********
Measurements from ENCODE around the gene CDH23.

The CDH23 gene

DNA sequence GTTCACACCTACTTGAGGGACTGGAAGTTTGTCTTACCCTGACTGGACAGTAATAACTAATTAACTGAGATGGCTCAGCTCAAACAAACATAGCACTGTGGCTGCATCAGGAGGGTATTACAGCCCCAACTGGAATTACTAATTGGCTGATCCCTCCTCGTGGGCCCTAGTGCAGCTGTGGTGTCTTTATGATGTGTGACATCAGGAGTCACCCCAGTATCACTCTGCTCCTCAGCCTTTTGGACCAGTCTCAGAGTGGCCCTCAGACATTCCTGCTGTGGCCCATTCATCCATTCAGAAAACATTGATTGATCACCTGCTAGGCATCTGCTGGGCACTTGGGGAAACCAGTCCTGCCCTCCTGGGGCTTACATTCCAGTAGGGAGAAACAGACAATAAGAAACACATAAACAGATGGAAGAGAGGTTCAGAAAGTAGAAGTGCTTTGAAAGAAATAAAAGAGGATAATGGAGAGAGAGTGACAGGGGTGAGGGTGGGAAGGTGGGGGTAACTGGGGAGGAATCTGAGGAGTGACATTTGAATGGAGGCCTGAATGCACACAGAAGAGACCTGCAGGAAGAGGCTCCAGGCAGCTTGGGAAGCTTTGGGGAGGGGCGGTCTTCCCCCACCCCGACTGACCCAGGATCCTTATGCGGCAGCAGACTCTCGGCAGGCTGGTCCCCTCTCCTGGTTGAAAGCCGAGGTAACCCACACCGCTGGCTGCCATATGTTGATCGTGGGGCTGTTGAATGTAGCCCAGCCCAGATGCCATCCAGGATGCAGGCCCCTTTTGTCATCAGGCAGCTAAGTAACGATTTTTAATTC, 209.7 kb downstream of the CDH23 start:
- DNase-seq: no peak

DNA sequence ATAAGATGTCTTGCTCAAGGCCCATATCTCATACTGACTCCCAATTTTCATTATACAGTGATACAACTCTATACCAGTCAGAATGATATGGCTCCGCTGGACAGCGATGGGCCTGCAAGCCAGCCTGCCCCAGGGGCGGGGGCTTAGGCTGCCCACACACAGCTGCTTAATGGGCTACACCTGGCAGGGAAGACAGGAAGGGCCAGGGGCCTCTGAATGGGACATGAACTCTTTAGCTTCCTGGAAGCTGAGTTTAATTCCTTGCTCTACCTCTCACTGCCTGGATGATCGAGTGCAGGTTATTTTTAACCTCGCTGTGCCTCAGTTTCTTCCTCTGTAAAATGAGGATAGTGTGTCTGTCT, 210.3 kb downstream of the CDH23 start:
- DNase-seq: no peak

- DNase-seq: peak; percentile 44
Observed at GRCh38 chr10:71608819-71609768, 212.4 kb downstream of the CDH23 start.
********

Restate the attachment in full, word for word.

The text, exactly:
Measurements from ENCODE around the gene CDH23.

The CDH23 gene

DNA sequence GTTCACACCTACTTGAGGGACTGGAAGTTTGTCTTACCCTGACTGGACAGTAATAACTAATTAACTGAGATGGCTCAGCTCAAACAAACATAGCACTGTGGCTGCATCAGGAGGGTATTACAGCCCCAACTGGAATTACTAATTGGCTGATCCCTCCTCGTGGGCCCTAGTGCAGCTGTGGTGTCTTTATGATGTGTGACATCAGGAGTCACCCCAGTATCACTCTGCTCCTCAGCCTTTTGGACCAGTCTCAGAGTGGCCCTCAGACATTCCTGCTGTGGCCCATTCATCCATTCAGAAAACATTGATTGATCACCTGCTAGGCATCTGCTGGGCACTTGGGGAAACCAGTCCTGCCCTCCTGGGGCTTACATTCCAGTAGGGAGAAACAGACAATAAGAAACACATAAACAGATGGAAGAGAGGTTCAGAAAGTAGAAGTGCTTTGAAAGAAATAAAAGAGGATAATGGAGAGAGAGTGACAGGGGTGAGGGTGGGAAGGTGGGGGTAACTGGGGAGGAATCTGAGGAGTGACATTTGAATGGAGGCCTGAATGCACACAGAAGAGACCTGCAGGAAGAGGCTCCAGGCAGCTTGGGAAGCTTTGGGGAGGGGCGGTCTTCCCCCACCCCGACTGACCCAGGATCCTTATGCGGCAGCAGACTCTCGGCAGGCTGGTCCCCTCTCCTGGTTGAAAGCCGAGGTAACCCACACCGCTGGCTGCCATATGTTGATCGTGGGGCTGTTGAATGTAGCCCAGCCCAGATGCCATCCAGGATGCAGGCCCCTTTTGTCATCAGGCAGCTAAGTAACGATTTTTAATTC, 209.7 kb downstream of the CDH23 start:
- DNase-seq: no peak

DNA sequence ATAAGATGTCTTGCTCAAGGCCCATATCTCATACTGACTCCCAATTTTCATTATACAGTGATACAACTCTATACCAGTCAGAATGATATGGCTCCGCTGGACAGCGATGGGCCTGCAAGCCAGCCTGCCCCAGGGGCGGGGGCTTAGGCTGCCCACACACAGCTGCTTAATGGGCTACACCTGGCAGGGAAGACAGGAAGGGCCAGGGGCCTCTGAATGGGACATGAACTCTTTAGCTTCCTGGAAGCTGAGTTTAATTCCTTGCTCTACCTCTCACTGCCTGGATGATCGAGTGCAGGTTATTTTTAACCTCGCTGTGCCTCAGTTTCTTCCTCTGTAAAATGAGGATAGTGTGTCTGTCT, 210.3 kb downstream of the CDH23 start:
- DNase-seq: no peak

- DNase-seq: peak; percentile 44
Observed at GRCh38 chr10:71608819-71609768, 212.4 kb downstream of the CDH23 start.